human leukocyte antigen: A protein found on the surface of white blood cells that helps the body recognize and fight foreign substances.
humectant: An agent used in moisturizers; binds water to the skin to promote hydration.
humoral immunity: Immunity from infection and disease that comes from the release of antibodies in the blood.
Huntington’s disease: An inherited disorder characterized by involuntary jerky movements and dementia.
hyaluronic acid: A hydrating sugar secreted by cells.
hydrogen breath test: A test used to diagnose gastrointestinal problems; it measures the amount of hydrogen in the breath, which rise when food isn’t being absorbed properly.
hydrogenation: The addition of hydrogen to a compound. Hydrogenation is used to solidify liquid vegetable oils. The process creates trans fats, which are harmful to the heart and blood vessels.
hydroxyapatite: A hard substance that is a major component of bones and teeth.
hygiene hypothesis: The theory that modern cleanliness means children are not exposed to as many germs at an early age, which results in a more allergies.
hyperaldosteronism: Overproduction of the hormone aldosterone, which causes the kidneys to retain sodium and water, often leading to high blood pressure.
hyperalgesia: An increased sensitivity to pain.
hypercholesterolemia: High levels of cholesterol in the blood.
hyperglycemia: An abnormally high amount of sugar in the blood.
hyperinsulinemia: High levels of insulin in the bloodstream.
hyperlipidemia: High levels of blood lipids (fats and waxes such as cholesterol).
hyperopia: Difficulty seeing objects that are nearby; farsightedness.
hyperparathyroidism: Overproduction by the thyroid glands of parathyroid hormone.
hyperplasia: Increased production of cells in a normal tissue or organ; may be harmless or a sign of precancerous changes.
hyperplastic polyp: Noncancerous growths commonly found in the colon and rectum.
hypertension: The medical term for high blood pressure. Hypertension is a major risk factor for stroke, especially hemorrhagic and lacunar strokes, because it puts excess stress on the walls of blood vessels and damages their delicate inner lining.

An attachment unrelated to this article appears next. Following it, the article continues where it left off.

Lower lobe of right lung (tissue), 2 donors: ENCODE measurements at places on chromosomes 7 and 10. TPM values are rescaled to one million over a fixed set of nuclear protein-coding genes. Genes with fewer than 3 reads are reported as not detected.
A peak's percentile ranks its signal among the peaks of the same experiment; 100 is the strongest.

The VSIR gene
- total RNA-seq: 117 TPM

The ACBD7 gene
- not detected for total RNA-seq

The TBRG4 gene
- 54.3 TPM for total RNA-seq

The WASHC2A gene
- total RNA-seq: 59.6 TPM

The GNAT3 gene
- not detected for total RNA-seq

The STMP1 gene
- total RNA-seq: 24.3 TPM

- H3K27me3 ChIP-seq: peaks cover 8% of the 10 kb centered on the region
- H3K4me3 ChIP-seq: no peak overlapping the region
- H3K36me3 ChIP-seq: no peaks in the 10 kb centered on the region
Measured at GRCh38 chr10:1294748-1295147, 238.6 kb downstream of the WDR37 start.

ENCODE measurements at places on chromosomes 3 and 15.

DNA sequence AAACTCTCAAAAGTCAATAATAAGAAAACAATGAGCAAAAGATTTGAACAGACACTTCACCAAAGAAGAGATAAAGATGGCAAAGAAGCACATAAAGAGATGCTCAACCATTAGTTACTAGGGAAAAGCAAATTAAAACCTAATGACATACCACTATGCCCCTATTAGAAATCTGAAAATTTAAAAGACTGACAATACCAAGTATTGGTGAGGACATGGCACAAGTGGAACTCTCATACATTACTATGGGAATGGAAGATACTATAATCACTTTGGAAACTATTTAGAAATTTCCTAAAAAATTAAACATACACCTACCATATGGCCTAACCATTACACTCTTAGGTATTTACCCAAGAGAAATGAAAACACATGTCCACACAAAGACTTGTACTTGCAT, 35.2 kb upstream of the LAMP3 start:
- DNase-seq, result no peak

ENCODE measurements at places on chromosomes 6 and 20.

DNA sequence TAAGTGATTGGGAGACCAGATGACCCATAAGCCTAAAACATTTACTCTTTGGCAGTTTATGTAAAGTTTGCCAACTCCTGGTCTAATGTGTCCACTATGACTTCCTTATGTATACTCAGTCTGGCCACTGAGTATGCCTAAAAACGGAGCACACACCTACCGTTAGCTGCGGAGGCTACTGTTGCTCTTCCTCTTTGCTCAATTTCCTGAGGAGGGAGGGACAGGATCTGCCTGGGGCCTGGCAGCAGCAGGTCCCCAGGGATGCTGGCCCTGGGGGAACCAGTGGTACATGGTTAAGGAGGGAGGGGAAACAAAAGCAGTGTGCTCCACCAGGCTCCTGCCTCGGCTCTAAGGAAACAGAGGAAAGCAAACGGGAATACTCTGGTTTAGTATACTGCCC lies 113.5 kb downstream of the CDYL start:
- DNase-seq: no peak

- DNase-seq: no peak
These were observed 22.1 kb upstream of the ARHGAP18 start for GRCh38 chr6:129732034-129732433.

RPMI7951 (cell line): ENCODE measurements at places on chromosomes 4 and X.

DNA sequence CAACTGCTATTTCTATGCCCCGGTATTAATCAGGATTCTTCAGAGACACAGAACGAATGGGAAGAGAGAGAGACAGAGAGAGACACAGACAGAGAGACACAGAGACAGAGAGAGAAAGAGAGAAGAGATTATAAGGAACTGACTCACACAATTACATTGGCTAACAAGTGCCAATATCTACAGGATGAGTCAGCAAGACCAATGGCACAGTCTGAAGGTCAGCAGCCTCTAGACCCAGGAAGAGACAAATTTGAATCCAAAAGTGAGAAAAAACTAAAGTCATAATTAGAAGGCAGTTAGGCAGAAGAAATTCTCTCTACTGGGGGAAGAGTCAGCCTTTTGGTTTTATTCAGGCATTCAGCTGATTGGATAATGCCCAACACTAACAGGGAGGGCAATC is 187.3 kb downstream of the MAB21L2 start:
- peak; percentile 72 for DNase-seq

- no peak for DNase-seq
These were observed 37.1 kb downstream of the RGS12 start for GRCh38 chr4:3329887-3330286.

hypertensive cerebellar hemorrhage: A stroke in which there is bleeding in the cerebellum because high blood pressure has weakened arteries in the brain.
hypertensive intracerebral hemorrhage: A stroke in which high blood pressure causes a blood vessel deep in the brain to rupture.
hyperthyroidism: A condition in which the thyroid gland makes too much thyroid hormone.
hypertriglyceridemia: High levels of triglycerides in the blood. A normal triglyceride level is less than 150 mg/dL.
hyperuricemia: Abnormally high levels of uric acid in the blood.
hypnagogic hallucinations: Vivid dream-like sounds or images that occur while on the verge of falling asleep.
hypnogram: A diagram that summarizes the stages of sleep recorded in a sleep laboratory.
hypnotic: An agent that promotes and aids sleep.
hypoglycemia: A condition in which blood sugar drops to an abnormally low level.
hypogonadism: Extremely low levels of testosterone in circulation.
hypomania: A mild form of mania, in which a person has lots of energy, talks faster than normal, has racing thoughts, and elevated mood.
hypopnea: Breathing that is more shallow and slow than normal.
hypotension: The medical term for low blood pressure.
hypothalamic-pituitary-adrenal axis: A system that controls many hormonal activities in the body, including the stress response. Often called the HPA axis.
hypothalamus: A small area in the brain that produces hormones that control body temperature, hunger, moods, the stress response, and other key functions.
hypothyroidism: A disease in which the thyroid gland does not make enough thyroid hormone.
hypoxia: When all or part of the body doesn’t get enough oxygen.
hysterectomy: An operation to remove a woman’s uterus.